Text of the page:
## help with #1 |
ElainePanZH |
---|---|

Can someone please tell me how to get two eigenvectors when λ=-1? And what does D look like when one of the eigenvalues has a multiplicity greater than 1? Thanks. |

alanvce: June 3, 2015, 12:09 a.m. |
---|

To get eigenvector, Row reduce and you will end up with something like 1 1 1 and zeros for the rest of the rows, this means that V1+V2+V3=0 which means V1=-V2-V3 so let V2 be say a variable t and V3 a variable z. Then you have, V1= -t-z where t and z can be any real number, but zero since by definition 0 is not an eigenvector, (if you choose zero that gives you 000, see why) so basically since you have multiplicity 2 for eigenvalue -1, just choose two linearly independent vectors. For example, if you choose 1 for t and 0 for z you get V = (-1 1 0) so you have one now for the other one lets say choose 1 for z and zero for t so you have W= (-1 0 1) |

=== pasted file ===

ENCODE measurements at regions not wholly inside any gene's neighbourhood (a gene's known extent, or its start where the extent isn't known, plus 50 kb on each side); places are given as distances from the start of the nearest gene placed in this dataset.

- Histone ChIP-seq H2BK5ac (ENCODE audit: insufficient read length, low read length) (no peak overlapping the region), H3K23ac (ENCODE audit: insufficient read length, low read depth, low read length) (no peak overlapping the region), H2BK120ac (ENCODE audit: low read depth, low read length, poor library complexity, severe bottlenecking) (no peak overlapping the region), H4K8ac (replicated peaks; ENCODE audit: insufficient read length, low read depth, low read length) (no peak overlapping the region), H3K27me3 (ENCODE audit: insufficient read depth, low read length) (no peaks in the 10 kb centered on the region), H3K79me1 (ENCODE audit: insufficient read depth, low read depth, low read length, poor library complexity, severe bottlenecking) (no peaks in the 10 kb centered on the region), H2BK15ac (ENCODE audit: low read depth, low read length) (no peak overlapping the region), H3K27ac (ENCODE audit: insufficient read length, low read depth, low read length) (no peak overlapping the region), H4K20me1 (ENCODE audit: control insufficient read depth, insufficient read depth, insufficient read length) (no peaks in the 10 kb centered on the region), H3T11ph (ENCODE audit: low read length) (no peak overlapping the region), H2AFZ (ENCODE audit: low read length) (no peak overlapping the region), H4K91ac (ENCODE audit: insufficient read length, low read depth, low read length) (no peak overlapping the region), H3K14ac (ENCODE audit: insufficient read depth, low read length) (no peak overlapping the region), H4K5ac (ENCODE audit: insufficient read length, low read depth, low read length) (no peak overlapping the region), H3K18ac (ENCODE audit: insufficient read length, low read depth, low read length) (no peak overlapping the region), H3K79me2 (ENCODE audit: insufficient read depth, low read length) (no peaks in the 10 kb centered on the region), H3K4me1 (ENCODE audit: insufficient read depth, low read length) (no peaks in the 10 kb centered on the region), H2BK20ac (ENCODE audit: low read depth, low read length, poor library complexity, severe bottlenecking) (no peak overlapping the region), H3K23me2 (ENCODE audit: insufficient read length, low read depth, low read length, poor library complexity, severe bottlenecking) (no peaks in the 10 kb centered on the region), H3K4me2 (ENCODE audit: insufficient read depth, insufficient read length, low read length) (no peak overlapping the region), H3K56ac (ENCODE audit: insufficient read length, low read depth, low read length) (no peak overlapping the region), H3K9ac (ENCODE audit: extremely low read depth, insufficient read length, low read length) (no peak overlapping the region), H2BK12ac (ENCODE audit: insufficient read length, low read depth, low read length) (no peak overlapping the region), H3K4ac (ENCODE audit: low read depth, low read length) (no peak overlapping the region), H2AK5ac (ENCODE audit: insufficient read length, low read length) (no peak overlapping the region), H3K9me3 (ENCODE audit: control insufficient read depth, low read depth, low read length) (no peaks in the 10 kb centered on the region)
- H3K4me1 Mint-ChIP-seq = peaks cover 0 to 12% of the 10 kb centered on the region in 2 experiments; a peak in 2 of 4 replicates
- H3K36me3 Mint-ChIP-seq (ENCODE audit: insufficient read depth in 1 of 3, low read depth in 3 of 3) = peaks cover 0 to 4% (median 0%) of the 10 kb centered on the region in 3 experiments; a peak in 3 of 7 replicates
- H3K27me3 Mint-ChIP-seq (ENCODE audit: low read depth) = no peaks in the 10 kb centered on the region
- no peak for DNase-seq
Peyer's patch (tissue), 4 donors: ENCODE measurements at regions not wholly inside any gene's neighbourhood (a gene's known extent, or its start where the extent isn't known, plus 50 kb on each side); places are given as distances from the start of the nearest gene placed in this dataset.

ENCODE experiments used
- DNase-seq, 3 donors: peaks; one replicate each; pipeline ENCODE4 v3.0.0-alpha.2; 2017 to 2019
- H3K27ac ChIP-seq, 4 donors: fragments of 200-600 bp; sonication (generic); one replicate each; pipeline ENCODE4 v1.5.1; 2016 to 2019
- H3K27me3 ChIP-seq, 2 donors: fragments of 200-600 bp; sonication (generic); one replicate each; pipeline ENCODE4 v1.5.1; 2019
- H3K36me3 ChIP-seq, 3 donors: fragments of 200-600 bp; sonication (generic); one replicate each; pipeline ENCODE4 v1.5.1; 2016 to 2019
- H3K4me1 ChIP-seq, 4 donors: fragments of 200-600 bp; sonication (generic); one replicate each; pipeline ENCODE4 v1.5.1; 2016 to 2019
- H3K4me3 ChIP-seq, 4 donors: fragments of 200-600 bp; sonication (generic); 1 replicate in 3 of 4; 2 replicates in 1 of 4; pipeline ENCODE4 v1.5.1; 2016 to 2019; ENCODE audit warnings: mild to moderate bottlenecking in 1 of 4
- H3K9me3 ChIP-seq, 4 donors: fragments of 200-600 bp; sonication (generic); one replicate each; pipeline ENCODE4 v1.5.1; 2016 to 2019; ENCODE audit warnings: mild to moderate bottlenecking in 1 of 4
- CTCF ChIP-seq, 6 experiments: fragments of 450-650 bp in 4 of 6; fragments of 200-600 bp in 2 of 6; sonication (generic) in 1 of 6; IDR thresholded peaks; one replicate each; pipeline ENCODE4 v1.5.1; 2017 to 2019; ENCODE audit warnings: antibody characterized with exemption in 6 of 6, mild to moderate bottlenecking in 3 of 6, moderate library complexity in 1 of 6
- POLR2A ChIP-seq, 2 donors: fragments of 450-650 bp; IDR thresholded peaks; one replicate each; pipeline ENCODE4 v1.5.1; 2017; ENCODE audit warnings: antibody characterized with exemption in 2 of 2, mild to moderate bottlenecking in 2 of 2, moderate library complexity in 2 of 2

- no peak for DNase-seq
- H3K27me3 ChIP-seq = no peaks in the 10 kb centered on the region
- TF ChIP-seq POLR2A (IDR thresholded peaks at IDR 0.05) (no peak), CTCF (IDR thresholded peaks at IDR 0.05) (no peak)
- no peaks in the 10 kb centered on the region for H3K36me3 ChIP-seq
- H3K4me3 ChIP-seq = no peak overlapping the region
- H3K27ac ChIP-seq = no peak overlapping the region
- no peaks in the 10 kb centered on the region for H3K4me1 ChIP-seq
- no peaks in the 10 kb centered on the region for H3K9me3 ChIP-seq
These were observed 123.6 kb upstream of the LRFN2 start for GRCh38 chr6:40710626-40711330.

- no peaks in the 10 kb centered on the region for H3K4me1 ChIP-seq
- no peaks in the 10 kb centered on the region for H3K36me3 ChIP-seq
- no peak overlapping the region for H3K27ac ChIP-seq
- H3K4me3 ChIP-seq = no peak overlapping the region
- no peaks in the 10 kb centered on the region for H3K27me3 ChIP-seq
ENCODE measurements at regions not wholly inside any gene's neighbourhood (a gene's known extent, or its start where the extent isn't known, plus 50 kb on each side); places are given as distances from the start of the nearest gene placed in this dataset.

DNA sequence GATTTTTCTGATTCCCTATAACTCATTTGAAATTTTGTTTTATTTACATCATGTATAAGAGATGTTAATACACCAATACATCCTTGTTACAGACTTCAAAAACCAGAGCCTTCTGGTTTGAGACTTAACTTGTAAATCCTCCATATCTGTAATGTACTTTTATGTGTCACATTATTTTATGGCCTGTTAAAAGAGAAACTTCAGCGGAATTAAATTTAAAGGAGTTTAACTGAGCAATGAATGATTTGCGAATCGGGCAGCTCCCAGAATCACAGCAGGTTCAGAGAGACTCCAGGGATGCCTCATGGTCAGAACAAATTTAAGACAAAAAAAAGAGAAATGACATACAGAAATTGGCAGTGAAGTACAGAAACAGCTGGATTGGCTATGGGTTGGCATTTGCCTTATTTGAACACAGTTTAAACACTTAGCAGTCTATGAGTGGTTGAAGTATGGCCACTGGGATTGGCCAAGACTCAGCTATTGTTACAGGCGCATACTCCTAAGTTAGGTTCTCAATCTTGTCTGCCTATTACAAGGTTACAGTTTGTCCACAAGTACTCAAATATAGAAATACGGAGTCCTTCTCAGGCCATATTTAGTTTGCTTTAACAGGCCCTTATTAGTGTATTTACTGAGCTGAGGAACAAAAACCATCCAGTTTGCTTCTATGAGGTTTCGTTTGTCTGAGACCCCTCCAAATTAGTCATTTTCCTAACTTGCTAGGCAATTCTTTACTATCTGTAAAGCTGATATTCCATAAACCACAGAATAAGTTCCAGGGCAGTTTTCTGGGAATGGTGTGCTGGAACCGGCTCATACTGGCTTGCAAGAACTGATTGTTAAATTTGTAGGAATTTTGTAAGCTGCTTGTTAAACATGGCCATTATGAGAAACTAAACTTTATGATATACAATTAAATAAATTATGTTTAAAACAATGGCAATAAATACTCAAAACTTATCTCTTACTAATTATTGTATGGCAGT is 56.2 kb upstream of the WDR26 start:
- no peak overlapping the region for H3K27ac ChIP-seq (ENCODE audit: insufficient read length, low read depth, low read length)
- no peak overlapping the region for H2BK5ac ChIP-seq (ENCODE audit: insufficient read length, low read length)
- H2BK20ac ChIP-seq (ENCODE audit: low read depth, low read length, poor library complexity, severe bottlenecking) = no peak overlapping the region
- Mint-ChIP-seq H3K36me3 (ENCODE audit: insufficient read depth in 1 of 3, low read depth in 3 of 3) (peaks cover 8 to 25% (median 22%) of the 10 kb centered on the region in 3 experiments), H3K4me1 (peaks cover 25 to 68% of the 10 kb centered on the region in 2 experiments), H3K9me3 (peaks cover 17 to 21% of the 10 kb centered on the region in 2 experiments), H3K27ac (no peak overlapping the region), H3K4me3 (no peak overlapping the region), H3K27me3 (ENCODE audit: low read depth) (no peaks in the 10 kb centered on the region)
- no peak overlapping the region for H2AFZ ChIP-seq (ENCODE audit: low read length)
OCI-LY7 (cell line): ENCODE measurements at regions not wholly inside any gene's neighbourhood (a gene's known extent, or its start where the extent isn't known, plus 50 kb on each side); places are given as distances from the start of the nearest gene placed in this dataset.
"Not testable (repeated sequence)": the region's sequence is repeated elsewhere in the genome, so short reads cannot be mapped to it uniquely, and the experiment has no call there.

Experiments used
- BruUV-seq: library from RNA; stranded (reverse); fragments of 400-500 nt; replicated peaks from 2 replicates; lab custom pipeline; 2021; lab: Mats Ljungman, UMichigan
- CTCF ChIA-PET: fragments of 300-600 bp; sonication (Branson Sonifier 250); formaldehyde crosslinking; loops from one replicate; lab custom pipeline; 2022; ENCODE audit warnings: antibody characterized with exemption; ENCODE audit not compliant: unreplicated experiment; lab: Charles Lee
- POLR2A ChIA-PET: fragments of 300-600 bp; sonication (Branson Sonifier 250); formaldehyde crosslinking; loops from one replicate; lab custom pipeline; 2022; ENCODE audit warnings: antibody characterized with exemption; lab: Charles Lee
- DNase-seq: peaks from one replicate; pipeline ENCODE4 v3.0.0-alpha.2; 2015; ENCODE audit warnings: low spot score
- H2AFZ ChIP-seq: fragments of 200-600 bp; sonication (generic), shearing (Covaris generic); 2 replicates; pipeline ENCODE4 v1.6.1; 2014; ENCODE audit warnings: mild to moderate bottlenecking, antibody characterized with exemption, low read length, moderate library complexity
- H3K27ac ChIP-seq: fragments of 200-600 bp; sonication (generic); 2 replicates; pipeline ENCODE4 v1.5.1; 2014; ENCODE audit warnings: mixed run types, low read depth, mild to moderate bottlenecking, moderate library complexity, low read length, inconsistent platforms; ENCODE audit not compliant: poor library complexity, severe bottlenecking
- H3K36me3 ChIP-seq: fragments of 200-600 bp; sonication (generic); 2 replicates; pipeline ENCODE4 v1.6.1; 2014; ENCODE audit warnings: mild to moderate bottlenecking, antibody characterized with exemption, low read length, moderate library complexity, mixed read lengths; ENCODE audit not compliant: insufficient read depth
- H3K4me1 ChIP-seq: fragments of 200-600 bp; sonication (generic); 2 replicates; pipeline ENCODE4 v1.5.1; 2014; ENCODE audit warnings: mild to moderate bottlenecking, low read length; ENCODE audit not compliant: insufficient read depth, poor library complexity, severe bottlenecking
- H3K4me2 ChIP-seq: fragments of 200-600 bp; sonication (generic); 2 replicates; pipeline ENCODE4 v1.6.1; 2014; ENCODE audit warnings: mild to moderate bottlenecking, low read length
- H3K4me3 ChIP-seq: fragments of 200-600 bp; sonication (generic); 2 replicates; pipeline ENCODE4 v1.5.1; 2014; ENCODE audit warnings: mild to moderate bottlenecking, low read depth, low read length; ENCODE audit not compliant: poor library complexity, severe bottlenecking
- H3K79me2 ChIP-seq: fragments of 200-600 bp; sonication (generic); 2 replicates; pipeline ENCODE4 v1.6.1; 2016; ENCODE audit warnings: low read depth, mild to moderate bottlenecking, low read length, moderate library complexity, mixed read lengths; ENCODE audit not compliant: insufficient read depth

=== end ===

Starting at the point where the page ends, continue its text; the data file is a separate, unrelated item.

jlumxajaha: June 3, 2015, 9:09 p.m. |
---|

When lambda = -1, you just solve for it and you'll get 2 free variables. Those two variables give you two different vectors. When an eigenvalue has a multiplicity greater than 1, then the value is repeated. So suppose you had eigenvalues -1 and 2 where -1 had multiplicity of 2. Then D has values -1, -1, and 2 in diagonal with 0's everywhere else. It doesn't matter what order the eigenvalues are in. |